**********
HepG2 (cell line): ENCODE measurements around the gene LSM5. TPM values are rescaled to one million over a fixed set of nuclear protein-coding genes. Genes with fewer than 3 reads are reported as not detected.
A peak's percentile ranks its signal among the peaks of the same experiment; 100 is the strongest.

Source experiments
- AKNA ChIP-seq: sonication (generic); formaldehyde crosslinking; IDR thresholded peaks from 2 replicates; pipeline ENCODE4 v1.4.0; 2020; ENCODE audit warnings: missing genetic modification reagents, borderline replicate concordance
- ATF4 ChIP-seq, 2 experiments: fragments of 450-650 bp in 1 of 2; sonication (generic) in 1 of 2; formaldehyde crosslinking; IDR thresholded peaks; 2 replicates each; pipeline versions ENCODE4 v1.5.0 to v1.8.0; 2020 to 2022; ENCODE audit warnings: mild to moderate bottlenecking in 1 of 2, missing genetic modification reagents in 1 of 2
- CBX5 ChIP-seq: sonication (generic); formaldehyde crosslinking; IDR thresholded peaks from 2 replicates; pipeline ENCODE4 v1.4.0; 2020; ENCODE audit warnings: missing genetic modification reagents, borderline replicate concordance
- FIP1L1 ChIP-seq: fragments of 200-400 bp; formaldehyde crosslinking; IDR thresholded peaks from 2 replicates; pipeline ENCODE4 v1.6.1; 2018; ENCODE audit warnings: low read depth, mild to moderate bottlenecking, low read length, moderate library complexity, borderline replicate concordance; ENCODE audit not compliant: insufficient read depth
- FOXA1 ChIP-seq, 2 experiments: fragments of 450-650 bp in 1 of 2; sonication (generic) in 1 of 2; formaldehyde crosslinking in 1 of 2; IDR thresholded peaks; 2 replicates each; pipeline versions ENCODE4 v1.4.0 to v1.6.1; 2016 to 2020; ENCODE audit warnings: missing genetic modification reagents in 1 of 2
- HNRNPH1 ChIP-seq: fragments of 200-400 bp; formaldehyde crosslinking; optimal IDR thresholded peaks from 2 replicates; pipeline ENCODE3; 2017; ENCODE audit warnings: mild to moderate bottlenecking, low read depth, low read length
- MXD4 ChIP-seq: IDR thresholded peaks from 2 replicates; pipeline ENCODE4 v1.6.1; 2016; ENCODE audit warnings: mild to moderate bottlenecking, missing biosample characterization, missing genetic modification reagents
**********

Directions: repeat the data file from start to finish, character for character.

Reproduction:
HepG2 (cell line): ENCODE measurements around the gene LSM5. TPM values are rescaled to one million over a fixed set of nuclear protein-coding genes. Genes with fewer than 3 reads are reported as not detected.
A peak's percentile ranks its signal among the peaks of the same experiment; 100 is the strongest.

Source experiments
- AKNA ChIP-seq: sonication (generic); formaldehyde crosslinking; IDR thresholded peaks from 2 replicates; pipeline ENCODE4 v1.4.0; 2020; ENCODE audit warnings: missing genetic modification reagents, borderline replicate concordance
- ATF4 ChIP-seq, 2 experiments: fragments of 450-650 bp in 1 of 2; sonication (generic) in 1 of 2; formaldehyde crosslinking; IDR thresholded peaks; 2 replicates each; pipeline versions ENCODE4 v1.5.0 to v1.8.0; 2020 to 2022; ENCODE audit warnings: mild to moderate bottlenecking in 1 of 2, missing genetic modification reagents in 1 of 2
- CBX5 ChIP-seq: sonication (generic); formaldehyde crosslinking; IDR thresholded peaks from 2 replicates; pipeline ENCODE4 v1.4.0; 2020; ENCODE audit warnings: missing genetic modification reagents, borderline replicate concordance
- FIP1L1 ChIP-seq: fragments of 200-400 bp; formaldehyde crosslinking; IDR thresholded peaks from 2 replicates; pipeline ENCODE4 v1.6.1; 2018; ENCODE audit warnings: low read depth, mild to moderate bottlenecking, low read length, moderate library complexity, borderline replicate concordance; ENCODE audit not compliant: insufficient read depth
- FOXA1 ChIP-seq, 2 experiments: fragments of 450-650 bp in 1 of 2; sonication (generic) in 1 of 2; formaldehyde crosslinking in 1 of 2; IDR thresholded peaks; 2 replicates each; pipeline versions ENCODE4 v1.4.0 to v1.6.1; 2016 to 2020; ENCODE audit warnings: missing genetic modification reagents in 1 of 2
- HNRNPH1 ChIP-seq: fragments of 200-400 bp; formaldehyde crosslinking; optimal IDR thresholded peaks from 2 replicates; pipeline ENCODE3; 2017; ENCODE audit warnings: mild to moderate bottlenecking, low read depth, low read length
- MXD4 ChIP-seq: IDR thresholded peaks from 2 replicates; pipeline ENCODE4 v1.6.1; 2016; ENCODE audit warnings: mild to moderate bottlenecking, missing biosample characterization, missing genetic modification reagents